What is the common understanding of police entrapment?
Police entrapment occurs when a law enforcer such as a police constable causes a person to commit an offence with the intention of prosecution for that offence. (For example, posing, or hiring someone to pose as a street prostitute and waiting for a ‘kerb crawler’ to attempt to solicit for the services of the prostitute from their vehicle).
What constitutes Entrapment?
As understood in UK criminal law, for a person to fall foul of entrapment, a law enforcement agent would have induced a person to commit an offence that otherwise they would have had no intention to commit.
Taking the above prostitute example, an undercover agent posing as a street prostitute only engages in activity considered to be entrapment if they deliberately solicit or coerce the business of a passer-by (kerb crawler). If for example, the street prostitute makes no obvious attempt to solicit, and the unwitting customer makes it clear his intentions are to publicly solicit the business of the prostitute, in the eyes of the law i.e. a judge at trial can uphold that the behaviour observed was not manipulated by the undercover agent, rather more they were merely acting how they would have done with or without the police presence. The take home ethos behind entrapment is simply creating an opportunity for a crime to be committed is not entrapment.
Police entrapment and court proceedings
The issue of evidence gained from police entrapment activity in court cases is a hazy area in terms of how relevant it is in conviction; Sometimes, where criminal activity has been ‘encouraged’ or facilitated by a law enforcement officer, evidence derived may not ‘stand up in court’ when it is considered that the integrity of the legal system is in jeopardy due to such actions. Where it is deemed that the authorities involved in the committed crime should be disciplined for this reason, criminal proceedings in court can be ‘stayed’ (stopped).
Police and Criminal Evidence Act 1984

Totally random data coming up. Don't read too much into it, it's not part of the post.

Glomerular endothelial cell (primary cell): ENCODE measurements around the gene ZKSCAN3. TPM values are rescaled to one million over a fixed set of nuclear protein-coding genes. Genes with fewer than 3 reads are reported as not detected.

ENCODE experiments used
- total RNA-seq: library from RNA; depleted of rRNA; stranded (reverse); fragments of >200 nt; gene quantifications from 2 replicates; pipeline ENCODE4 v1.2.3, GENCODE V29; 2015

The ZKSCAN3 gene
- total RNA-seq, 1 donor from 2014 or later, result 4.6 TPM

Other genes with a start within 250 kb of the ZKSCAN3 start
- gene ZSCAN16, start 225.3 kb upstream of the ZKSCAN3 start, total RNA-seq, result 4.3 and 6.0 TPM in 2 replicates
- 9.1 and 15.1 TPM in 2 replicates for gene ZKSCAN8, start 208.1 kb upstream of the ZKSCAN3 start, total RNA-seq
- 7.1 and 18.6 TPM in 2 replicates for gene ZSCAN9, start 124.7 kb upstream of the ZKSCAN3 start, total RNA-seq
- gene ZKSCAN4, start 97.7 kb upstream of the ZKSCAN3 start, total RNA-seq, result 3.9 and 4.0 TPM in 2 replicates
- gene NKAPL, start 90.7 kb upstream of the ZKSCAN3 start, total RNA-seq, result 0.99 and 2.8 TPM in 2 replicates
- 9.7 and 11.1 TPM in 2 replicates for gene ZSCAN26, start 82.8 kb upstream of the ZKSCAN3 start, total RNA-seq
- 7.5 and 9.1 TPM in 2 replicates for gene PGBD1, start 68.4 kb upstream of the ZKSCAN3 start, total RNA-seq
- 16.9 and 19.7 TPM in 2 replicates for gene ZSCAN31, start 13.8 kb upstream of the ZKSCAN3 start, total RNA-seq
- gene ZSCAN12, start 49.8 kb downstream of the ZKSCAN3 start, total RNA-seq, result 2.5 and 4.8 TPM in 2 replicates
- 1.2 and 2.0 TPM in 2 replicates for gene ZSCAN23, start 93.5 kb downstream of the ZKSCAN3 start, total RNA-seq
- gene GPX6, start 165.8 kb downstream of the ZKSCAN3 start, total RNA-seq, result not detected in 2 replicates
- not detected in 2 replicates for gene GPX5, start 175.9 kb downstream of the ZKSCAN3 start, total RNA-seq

In relation to evidence gained from entrapment, courts hold the discretion under section 78 of the Police and Criminal Evidence Act 1984 to exclude evidence from a trial on the grounds that if it were included, it would have an unfair, adverse effect on the proceedings. However through case law examples, it has been established that where there is doubt that evidence is relevant in terms of how it was obtained, the question needs to be asked, is it appropriate to bring the case at all? The ability to stay a case is testament to this.
Entrapment as a defence?
Entrapment cannot be used as a defence in court proceedings. This is because the act of entrapment does not take away the intent to commit a guilty act from the accused. In this sense the entrapment has served its purpose in that a prohibited act was observed, the guilty party arrested and the guilty intent supposedly not manipulated, just the circumstances surrounding the guilty act. It would be taken into account however as mentioned above, if the actions of the police or other government agents acted contrary to the integrity of the criminal justice system, in which sense it is not for a defence lawyer to use but for a judge to ascertain and act accordingly.
In some other jurisdictions outside the UK, entrapment can, however be used as a possible defence.